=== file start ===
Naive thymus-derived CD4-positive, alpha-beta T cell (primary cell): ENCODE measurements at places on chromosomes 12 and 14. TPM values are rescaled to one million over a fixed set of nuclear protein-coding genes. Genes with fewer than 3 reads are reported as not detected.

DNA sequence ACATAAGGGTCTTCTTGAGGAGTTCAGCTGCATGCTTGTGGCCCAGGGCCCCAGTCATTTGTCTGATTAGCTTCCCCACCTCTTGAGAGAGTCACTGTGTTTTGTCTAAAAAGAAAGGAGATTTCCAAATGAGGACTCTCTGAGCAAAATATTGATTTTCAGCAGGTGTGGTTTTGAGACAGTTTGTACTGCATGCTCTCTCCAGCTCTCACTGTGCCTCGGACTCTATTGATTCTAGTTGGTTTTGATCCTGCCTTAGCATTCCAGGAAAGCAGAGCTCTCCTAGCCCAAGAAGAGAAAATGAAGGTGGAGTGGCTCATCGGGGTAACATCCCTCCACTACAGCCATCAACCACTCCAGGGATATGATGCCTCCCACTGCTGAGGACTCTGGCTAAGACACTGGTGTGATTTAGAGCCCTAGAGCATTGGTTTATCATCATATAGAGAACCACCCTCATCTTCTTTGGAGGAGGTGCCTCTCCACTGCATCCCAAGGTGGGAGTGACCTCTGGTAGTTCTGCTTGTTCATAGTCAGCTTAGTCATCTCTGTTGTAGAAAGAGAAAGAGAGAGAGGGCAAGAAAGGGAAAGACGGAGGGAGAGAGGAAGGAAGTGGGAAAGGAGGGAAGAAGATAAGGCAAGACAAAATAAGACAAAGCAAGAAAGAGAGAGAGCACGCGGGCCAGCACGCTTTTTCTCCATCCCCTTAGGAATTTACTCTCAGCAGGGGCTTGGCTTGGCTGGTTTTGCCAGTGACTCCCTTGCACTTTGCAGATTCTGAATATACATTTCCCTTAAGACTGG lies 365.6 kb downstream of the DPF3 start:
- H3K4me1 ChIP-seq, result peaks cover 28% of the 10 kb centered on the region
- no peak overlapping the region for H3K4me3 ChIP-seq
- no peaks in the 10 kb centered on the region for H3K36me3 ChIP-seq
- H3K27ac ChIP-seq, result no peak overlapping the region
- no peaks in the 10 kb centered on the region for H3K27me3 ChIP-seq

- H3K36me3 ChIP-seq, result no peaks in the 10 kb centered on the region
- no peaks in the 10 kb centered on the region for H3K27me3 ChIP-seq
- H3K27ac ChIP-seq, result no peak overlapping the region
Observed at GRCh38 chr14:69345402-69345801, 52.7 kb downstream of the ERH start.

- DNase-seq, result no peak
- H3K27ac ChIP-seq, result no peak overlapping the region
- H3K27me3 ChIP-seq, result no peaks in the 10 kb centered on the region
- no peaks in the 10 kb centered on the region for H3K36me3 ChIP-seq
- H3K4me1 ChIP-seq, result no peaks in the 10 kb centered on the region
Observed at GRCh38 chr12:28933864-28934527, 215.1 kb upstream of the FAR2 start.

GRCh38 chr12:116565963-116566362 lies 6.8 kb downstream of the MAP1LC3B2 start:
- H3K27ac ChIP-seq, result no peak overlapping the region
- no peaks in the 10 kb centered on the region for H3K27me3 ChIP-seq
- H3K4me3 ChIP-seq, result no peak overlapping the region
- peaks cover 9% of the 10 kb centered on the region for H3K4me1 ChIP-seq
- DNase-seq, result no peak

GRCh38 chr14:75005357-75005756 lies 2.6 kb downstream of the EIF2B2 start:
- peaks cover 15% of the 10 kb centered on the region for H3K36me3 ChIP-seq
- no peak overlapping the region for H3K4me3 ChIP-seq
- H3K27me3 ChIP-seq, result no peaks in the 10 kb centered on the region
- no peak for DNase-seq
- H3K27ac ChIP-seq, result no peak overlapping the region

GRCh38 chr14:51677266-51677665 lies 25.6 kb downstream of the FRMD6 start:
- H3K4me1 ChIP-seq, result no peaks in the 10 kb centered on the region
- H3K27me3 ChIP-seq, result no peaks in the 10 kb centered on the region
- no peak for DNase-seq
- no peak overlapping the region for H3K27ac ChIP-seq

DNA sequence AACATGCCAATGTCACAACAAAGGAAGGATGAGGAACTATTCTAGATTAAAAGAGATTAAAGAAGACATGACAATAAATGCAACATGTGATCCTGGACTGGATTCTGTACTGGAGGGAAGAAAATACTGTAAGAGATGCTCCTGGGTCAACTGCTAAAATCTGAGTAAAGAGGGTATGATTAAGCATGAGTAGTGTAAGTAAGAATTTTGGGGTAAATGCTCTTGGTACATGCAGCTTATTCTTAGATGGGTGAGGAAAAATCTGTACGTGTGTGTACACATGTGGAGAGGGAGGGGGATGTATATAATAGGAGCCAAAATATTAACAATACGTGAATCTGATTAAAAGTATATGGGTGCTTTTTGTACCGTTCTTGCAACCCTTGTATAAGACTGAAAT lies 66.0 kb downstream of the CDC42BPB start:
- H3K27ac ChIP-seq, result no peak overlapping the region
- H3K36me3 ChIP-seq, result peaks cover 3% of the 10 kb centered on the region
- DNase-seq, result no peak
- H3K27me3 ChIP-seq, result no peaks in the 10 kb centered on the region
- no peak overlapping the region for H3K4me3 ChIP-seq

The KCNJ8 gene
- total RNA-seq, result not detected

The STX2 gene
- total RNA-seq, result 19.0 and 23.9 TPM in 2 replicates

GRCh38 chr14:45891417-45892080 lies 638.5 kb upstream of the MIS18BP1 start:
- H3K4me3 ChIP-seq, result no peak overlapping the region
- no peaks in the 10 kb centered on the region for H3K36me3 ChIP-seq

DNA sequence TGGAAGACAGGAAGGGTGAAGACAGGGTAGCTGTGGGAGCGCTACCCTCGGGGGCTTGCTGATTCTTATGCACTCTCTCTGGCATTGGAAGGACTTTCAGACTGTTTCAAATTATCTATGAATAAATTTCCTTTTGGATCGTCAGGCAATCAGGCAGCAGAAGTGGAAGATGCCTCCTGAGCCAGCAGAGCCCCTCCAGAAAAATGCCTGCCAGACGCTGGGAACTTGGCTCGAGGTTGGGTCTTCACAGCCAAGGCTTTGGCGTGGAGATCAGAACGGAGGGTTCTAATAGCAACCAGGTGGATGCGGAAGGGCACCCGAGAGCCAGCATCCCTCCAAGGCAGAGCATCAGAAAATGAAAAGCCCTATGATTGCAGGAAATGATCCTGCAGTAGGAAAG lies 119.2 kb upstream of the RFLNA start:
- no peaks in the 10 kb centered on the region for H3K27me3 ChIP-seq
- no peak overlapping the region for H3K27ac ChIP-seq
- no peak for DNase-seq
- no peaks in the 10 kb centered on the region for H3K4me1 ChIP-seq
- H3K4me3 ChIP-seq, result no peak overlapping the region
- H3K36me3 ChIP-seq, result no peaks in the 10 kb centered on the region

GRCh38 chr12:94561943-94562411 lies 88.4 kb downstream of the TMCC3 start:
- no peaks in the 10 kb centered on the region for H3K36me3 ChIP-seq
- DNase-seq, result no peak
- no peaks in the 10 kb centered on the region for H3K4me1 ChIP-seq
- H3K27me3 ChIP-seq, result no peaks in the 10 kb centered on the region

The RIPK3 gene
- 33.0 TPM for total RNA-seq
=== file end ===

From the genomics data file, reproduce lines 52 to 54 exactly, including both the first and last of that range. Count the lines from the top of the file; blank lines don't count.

- no peaks in the 10 kb centered on the region for H3K4me1 ChIP-seq
- H3K4me3 ChIP-seq, result no peak overlapping the region
- H3K36me3 ChIP-seq, result no peaks in the 10 kb centered on the region